Mothra (1961)

Rating: B-

Dir: Ishiro Honda
Star: Frankie Sakai, Kyoko Kagawa, Jerry Ito, Hiroshi Koizumi

Based on the serial novel, The Luminous Fairies and Mothra, by Takehiko Fukunaga, this first entry establishes the basic parameters, and ways in which Mothra differs from her predecessors, Godzilla and Rodan. An expedition to ‘Infant Island’, in the wake of a search and rescue mission, finds two tiny women. Evil foreign entrepreneur Clark Nelson (Ito) – who has clearly never seen King Kong – returns to the island to scoop them up and create the ‘Secret Fairies Stage Show’, which wows Tokyo audiences. However reporters Zenichiro Fukuda (Sakai) and Michi Hanamura (Kagawa) are less impressed. And neither are the island natives, who awaken Mothra from her slumbers. The impressively-aquatic caterpillar that hatches, ploughs through the Pacific to reach Japan and rescue its mini-guardians, but Nelson returns to his home country of “Rolisica” with his captives. The caterpillar pauses briefly, to catch its breath and pupate, turning into the marvellous winged creature we know and love. Rolisica had better batter down the hatches, as there’s a large-eyed, winged storm coming… And she’s peeved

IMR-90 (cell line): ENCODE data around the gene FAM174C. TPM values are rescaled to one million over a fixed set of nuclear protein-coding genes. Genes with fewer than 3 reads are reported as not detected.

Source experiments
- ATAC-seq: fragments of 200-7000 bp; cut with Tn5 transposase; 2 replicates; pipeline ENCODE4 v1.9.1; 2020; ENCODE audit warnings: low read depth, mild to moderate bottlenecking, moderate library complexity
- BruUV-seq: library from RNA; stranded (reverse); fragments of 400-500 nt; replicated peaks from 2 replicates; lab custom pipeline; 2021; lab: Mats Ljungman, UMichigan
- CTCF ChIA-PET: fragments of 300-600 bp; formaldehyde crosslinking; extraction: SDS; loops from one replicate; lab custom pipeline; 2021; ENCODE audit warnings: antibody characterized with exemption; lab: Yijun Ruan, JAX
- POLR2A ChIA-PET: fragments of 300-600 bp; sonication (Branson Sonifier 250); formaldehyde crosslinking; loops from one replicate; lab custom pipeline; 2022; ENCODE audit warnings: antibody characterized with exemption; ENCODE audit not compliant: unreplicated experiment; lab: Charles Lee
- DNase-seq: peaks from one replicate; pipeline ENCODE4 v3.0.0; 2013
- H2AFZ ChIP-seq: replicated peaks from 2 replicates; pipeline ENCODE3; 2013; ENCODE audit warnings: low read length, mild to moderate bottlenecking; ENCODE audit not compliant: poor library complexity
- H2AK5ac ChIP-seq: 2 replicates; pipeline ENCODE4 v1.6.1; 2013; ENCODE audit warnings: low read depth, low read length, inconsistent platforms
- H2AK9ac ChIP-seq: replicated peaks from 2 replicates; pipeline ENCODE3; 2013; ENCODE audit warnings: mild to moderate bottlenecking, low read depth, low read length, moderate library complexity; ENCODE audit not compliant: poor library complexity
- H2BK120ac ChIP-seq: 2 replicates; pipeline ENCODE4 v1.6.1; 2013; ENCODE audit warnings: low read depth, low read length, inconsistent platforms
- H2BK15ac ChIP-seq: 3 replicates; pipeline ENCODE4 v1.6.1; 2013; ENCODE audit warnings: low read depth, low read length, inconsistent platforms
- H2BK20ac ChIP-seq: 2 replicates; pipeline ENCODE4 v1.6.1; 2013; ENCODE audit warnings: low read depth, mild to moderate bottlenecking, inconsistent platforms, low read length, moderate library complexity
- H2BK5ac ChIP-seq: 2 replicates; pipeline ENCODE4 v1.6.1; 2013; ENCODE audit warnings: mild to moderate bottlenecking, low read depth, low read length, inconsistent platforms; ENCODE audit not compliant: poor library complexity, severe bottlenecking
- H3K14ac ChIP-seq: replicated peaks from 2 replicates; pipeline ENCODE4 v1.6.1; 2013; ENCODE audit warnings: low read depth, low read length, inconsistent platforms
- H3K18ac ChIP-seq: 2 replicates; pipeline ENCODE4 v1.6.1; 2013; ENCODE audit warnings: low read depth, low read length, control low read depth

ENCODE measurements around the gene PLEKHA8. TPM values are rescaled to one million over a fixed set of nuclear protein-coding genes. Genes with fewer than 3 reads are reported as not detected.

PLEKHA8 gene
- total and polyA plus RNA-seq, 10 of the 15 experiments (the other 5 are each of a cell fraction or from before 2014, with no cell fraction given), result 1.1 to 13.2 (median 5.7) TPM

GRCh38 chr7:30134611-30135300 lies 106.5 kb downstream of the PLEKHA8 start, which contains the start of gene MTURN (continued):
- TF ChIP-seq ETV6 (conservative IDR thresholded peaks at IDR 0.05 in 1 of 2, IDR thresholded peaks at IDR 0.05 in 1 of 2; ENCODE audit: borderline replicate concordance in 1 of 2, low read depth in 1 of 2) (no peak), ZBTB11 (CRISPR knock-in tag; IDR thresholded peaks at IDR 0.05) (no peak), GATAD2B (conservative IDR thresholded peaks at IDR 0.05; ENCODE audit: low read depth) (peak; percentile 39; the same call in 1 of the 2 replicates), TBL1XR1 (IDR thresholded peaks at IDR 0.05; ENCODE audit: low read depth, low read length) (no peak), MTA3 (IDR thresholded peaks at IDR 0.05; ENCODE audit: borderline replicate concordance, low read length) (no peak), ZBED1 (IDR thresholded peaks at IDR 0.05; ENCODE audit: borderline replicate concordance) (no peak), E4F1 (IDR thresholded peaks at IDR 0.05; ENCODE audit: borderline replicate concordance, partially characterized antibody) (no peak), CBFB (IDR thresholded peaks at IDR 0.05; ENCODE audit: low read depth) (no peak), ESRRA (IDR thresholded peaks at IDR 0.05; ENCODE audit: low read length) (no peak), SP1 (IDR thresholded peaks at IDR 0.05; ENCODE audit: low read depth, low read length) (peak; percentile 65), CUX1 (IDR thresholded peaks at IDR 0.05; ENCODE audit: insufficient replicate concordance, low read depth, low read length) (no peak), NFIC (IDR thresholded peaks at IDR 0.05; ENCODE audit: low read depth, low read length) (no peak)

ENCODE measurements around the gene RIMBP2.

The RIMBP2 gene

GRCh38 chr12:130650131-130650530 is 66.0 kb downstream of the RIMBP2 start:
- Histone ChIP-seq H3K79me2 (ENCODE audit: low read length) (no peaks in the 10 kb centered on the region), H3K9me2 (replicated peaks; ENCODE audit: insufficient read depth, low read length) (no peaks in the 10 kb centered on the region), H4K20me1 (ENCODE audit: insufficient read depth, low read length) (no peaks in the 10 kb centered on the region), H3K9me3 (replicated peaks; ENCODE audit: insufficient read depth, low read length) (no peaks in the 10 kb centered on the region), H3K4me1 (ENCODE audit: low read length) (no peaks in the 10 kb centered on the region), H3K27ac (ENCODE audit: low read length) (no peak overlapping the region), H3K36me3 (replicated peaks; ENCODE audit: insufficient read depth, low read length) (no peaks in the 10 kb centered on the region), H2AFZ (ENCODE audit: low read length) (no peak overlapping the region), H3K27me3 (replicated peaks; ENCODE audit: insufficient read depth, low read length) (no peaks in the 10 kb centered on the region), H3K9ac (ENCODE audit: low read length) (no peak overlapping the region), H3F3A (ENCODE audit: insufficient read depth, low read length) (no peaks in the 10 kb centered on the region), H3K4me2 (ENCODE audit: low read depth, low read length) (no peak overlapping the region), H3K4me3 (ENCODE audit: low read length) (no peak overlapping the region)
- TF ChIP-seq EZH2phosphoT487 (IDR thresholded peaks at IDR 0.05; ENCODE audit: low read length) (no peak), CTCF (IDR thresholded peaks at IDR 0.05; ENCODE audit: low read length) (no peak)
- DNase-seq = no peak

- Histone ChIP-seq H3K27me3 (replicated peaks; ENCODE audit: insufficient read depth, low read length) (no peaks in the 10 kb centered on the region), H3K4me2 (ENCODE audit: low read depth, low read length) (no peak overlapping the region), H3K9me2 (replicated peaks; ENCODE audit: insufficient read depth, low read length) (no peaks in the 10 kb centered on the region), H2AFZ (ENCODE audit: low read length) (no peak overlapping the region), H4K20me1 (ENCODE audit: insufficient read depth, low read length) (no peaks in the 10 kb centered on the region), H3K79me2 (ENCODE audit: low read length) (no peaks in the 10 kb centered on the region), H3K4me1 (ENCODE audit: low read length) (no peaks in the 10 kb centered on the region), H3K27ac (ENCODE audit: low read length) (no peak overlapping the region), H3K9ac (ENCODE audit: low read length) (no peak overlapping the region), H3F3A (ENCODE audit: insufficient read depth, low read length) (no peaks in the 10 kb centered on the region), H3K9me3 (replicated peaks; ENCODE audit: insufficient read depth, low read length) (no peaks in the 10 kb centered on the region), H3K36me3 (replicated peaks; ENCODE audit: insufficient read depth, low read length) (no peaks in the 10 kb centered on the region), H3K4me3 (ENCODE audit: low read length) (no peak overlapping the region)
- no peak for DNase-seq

The big difference is that Mothra is a monster with a motive, not just destroying Tokyo for the sake of it. And, if the results do seem somewhat excessive, given the aim [she’s trying to rescue approximately 24 combined inches], it is a justifiable exercise, and one that makes her a much more sympathetic character. I note in particular the despicable bad guy is clearly intended to be Western. Ito was born in New York, of Japanese descent, and served in the US miltary during WW2; meanwhile, the Rolisican capital, New Kirk City, bears more than a passing resemblance to NY. The effects are a somewhat mixed bag: the models and blue-screen work are solid, but when the fairies are picked up, it’s painfully obvious that we are dealing with dolls. Indeed, much of the early sequences are more amusing than anything else e.g. the “silent alarm” which it appears everyone in a ten-mile radius can hear. However, once the egg hatches, the film acquires a stately grandeur which can only be admired and respected. Besides, how can you not love a film with the tagline, “Mightiest monster in all creation! Ravishing a universe for love!”